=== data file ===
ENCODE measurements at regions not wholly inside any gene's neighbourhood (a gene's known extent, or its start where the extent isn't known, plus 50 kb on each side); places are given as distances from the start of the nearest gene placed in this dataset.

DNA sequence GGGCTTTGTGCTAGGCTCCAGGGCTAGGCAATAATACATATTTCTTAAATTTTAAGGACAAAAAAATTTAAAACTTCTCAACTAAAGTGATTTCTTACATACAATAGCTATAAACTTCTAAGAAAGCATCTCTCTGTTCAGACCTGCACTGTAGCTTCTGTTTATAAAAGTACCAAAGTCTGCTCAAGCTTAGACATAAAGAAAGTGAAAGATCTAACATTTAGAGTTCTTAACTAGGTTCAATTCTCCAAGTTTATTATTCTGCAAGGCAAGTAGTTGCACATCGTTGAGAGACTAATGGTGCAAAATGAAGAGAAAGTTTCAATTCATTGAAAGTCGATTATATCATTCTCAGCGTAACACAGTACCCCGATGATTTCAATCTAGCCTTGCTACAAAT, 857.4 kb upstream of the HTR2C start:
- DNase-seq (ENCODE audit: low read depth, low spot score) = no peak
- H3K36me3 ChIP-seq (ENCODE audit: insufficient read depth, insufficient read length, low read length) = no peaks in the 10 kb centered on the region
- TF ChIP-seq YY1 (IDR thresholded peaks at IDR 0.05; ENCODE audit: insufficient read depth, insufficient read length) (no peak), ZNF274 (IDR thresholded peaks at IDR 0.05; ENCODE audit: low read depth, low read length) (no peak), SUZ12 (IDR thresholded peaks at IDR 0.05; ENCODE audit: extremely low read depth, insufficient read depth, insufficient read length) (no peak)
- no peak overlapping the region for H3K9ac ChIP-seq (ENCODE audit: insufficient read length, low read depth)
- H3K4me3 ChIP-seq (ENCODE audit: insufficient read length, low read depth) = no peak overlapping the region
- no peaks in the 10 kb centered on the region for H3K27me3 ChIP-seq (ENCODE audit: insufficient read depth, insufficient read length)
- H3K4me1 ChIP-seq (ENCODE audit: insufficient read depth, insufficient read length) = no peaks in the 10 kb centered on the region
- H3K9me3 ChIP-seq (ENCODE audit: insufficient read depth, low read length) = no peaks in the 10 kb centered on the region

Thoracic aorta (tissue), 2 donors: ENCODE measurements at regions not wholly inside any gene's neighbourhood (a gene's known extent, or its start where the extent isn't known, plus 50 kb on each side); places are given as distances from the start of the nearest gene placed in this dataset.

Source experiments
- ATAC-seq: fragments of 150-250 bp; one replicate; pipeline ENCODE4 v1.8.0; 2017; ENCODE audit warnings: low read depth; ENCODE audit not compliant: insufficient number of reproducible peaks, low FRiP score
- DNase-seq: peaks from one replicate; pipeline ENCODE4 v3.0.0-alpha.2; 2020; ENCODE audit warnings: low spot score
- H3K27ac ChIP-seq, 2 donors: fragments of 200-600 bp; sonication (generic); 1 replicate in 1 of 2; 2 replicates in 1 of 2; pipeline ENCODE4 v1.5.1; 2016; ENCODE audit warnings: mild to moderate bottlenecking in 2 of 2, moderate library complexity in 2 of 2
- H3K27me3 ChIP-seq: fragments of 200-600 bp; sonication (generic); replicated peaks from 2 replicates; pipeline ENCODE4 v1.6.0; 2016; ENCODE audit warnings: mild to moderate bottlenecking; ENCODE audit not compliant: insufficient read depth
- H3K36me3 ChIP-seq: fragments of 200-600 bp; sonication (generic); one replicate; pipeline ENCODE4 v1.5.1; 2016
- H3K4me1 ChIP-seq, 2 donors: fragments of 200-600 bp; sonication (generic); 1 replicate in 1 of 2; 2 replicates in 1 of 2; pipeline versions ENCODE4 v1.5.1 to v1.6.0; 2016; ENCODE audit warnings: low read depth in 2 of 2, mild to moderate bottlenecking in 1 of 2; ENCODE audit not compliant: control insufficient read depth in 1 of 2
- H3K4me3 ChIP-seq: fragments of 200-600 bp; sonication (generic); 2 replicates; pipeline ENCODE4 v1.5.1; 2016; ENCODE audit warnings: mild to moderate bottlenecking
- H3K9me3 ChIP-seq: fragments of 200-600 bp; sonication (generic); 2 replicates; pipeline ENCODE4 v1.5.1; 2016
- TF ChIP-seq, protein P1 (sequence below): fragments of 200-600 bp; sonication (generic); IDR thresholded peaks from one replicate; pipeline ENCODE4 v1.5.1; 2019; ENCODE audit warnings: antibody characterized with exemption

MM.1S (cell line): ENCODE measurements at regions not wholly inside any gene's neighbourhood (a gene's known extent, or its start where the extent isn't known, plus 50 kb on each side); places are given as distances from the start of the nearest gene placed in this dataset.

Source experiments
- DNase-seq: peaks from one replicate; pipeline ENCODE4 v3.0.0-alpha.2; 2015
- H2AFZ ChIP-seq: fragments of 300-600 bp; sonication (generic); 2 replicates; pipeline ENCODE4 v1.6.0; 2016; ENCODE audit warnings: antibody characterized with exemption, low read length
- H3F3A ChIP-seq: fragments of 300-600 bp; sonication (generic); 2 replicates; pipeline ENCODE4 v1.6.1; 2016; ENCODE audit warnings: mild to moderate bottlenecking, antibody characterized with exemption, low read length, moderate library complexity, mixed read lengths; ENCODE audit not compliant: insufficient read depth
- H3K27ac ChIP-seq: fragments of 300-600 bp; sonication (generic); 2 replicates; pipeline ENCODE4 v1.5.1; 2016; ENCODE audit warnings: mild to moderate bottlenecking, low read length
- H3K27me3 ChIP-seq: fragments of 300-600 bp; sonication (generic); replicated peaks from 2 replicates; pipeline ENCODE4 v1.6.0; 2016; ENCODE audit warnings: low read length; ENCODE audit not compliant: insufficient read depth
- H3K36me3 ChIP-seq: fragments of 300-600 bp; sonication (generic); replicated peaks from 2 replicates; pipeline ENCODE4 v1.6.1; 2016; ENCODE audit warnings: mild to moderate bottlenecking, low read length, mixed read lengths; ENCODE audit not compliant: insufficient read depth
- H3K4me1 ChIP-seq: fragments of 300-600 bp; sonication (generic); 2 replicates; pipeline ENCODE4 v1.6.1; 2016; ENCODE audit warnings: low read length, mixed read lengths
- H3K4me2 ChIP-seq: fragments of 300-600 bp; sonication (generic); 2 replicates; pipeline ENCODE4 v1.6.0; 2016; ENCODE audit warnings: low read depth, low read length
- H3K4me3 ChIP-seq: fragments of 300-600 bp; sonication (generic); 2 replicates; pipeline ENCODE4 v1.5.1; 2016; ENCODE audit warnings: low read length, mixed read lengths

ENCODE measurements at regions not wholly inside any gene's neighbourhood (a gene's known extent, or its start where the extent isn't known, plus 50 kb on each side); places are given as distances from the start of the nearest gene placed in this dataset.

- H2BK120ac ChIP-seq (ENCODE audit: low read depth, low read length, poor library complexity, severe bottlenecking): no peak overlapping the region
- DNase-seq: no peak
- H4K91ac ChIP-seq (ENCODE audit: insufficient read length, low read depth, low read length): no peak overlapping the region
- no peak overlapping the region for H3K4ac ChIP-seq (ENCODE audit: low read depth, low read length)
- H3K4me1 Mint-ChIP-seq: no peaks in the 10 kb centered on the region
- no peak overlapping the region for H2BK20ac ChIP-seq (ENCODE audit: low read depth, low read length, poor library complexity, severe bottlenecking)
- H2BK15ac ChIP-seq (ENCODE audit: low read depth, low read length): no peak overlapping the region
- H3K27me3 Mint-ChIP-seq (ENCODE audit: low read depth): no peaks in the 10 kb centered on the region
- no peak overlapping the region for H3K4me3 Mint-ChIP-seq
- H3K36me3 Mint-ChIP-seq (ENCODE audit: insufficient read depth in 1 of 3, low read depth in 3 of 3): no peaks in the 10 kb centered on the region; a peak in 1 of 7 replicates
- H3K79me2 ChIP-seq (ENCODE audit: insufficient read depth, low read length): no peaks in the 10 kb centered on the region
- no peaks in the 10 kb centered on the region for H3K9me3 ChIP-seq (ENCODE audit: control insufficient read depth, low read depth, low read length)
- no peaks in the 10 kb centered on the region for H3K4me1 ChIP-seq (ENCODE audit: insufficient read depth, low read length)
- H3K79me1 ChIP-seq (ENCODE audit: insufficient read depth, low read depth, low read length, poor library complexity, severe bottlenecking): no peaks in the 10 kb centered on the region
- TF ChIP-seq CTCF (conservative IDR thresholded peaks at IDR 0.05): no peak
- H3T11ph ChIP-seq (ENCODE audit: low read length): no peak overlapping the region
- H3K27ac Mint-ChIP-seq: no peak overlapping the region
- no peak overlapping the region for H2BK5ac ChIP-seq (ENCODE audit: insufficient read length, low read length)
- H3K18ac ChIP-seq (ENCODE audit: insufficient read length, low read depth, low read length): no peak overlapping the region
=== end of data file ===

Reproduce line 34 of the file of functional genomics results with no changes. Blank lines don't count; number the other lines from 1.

- H2BK120ac ChIP-seq (ENCODE audit: low read depth, low read length, poor library complexity, severe bottlenecking): no peak overlapping the region